Romeo and Juliet Act 3 Scene 1

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“Analyse the dramatic effectiveness of Act 3 Scene 1”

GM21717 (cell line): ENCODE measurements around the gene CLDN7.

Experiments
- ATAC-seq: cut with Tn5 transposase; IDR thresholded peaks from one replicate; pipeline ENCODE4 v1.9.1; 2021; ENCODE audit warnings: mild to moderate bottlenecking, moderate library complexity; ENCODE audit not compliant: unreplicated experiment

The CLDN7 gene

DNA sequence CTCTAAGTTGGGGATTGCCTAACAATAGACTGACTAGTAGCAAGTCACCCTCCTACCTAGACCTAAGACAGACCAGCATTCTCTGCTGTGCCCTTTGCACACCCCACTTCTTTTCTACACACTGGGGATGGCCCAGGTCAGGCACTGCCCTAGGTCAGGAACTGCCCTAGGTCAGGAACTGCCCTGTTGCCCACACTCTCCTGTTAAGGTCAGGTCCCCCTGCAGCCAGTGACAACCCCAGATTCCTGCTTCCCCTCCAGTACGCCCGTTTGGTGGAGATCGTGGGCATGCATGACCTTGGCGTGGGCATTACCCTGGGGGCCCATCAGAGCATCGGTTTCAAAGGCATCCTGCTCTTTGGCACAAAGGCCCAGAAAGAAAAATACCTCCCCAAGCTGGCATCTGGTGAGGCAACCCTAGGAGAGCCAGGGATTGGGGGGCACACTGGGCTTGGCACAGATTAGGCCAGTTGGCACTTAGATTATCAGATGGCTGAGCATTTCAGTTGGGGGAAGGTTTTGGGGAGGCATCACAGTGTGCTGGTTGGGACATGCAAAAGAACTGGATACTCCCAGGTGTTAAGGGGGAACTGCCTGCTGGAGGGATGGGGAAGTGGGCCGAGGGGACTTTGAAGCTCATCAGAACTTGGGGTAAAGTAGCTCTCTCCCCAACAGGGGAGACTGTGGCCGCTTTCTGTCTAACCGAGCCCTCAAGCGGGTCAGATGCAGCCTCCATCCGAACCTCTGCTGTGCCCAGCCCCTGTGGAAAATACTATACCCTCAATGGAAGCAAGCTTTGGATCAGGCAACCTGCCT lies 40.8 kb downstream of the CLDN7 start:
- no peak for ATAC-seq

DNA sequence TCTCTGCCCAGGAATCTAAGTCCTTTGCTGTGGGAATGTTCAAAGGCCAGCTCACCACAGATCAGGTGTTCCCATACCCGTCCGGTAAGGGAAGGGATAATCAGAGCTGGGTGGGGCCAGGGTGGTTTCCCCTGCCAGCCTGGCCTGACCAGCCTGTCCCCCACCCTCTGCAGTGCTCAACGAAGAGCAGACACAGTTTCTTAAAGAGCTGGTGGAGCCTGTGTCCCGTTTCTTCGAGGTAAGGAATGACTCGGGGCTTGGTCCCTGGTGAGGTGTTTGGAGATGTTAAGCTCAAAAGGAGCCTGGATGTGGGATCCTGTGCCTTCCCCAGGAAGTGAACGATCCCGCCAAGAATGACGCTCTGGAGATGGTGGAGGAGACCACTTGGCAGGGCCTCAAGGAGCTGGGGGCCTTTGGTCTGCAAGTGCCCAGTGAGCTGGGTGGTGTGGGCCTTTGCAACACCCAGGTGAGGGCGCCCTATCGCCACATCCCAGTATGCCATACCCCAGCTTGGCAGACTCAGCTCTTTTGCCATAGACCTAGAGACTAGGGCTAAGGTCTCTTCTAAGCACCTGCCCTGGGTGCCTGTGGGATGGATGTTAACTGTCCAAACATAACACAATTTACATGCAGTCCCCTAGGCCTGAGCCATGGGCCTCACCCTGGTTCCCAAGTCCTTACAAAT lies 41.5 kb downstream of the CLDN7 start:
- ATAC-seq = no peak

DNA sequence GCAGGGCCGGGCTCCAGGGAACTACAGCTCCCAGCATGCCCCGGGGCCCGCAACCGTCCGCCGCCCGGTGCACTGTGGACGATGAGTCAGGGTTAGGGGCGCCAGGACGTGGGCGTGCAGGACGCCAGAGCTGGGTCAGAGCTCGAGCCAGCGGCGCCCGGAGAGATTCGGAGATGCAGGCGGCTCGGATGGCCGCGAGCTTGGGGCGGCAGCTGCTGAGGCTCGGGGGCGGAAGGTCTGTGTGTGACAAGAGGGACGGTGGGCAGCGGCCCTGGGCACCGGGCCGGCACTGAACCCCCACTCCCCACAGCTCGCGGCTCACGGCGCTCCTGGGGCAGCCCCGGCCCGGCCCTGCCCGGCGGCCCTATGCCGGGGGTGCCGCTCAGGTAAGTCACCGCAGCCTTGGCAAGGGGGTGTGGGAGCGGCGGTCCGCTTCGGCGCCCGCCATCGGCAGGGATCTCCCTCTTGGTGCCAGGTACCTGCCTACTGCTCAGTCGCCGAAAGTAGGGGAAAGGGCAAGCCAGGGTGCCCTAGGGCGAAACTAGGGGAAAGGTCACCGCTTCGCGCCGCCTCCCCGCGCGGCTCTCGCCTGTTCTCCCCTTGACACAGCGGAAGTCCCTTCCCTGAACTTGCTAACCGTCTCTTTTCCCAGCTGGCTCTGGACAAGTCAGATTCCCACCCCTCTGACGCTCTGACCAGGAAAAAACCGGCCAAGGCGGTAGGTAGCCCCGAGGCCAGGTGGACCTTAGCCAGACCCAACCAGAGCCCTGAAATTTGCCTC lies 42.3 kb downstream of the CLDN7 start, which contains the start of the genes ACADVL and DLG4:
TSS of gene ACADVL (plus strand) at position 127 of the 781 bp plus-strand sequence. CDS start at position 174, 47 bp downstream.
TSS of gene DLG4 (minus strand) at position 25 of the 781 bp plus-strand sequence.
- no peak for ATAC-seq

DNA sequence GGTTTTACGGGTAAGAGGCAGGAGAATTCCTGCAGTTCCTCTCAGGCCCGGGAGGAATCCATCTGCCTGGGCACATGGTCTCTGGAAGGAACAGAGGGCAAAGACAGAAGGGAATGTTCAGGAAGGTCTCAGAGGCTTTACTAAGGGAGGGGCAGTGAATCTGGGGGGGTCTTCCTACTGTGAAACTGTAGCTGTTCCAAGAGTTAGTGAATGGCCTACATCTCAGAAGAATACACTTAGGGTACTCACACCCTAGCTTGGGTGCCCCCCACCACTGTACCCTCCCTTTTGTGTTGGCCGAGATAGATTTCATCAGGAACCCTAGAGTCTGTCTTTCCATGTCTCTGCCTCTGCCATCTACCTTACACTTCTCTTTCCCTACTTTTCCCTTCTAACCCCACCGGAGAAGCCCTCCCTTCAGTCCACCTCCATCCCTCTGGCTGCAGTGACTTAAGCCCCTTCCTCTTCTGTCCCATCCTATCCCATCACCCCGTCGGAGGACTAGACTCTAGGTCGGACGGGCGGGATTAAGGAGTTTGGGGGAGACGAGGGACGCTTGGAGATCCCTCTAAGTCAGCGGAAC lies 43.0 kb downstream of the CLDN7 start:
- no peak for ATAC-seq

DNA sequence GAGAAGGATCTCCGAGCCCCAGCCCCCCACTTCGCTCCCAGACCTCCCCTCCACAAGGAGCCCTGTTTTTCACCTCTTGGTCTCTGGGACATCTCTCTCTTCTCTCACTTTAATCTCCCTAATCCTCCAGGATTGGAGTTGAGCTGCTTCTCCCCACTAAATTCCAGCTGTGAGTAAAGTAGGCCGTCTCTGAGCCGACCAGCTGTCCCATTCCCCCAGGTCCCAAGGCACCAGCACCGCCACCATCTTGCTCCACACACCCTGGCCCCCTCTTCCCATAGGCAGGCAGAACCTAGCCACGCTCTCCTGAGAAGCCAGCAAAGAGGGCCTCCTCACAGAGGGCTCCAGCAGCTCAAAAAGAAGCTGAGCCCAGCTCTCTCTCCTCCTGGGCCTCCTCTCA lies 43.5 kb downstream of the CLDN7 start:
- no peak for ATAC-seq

The tragic Shakespearian play “Rome and Juliet” is about two young people who experience true love even though it is forbidden. Against the will of both families they marry secretly. Just when all seems well, everything goes horribly wrong leaving them dead. Even though this play is based on the innocent love between two individuals there are many scenes which involve routine violence and conflict. An example of this would be the plays opening, a fight between the two families, the Montague’s and Capulets. Another sorrowful event would be the ending, in which both Romeo and Juliet perish. The fighting occurs because of an ongoing hatred between the two families which goes so far back that no one knows what even started it. In this essay I will discuss the utter importance of Act 3 Scene 1 and how it changes the tides of the play. In doing this I shall explore the dramatic qualities and discuss them. When Shakespeare geniously created this play Elizabeth the 1st was the Queen of England. She adored the theatre. The Citizens of England in the 16th century would jump at the thought of entertainment, whether this be cockerel fighting to a good ol’ romantic play. Although pleasing them was a different matter. After a couple of pints of extra strong ale, they weren’t going to settle for anything less than spectacular. This meant that Shakespeare had to be on top form when writing all of his plays. Therefore a 16th century audience would love one of Shakespeare’s plays because they include all the things for a recipe of perfection. If they wanted love, drama, passion and action, they certainly got it with Shakespeare. In the final moments of Act 2 Romeo and Juliet have been married in secret by Friar Laurence. To show the delight of Juliet Shakespeare uses a preponderance of words relating to wealth/ value. Words to suggest this include “worth”, “rich”, “substance” and “excess”. This is telling us that her love for Romeo makes her feel on top of the world. It is also saying that people who have all these things are beggars without true love. Act 3 Scene 1 opens with typical old Benvolio being his usual self. He is very similar to Romeo in the sense that throughout the play he tries to avoid conflict. He could be seen as the peacemaker. Benvolio begs Mercutio to “retire” for the day for he can clearly see that he is growing restless. He has two very important reasons for wanting to be home and safe: starting with “the day is hot” which is making “the mad blood boil”. The other reason being that “the Capels’ are abroad”. Benvolio knows that Mercutio will be seeking a brawl. Referring back to Act 1 the Prince said that if either of the family’s caused and trouble he would deal with it severely; meaning death. This justifies Benvolio’s caution as well as foreshadowing upcoming events in this scene. In reaction to this Mercutio begins to taunt and tease Benvolio. The reason this is so dramatic is the irony of what he says. Mercutio begins to tell Benvolio that that he is an angry and “moody” person. The audience and Benvolio know that he is in fact describing himself. Mercutio says things such as “Thou wilt quarrel with a man for cracking nuts” which is clearly an absurd thing to say. However, he follows this by making a pun “hazel eyes”. This shows more of Mercutio’s character and how he loves to be witty. Following Mercutio’s long winded speech, Benvolio says “An I was so apt to quarrel as thou art, any man should buy the sample fee of my life.” Once again Shakespeare is using Benvolio as the cautious character to foreshadow event. Which is not so far away… All of Shakespeare’s foreshadowing comes into play as Tybalt and his men enter the scene. Benvolio is quick on the mark to worry but Mercutio keeps his cool and states “I care not”. Once again showing his cocky nature. Tybalt approaches being very calm and overly polite. Mercutio, feeling...
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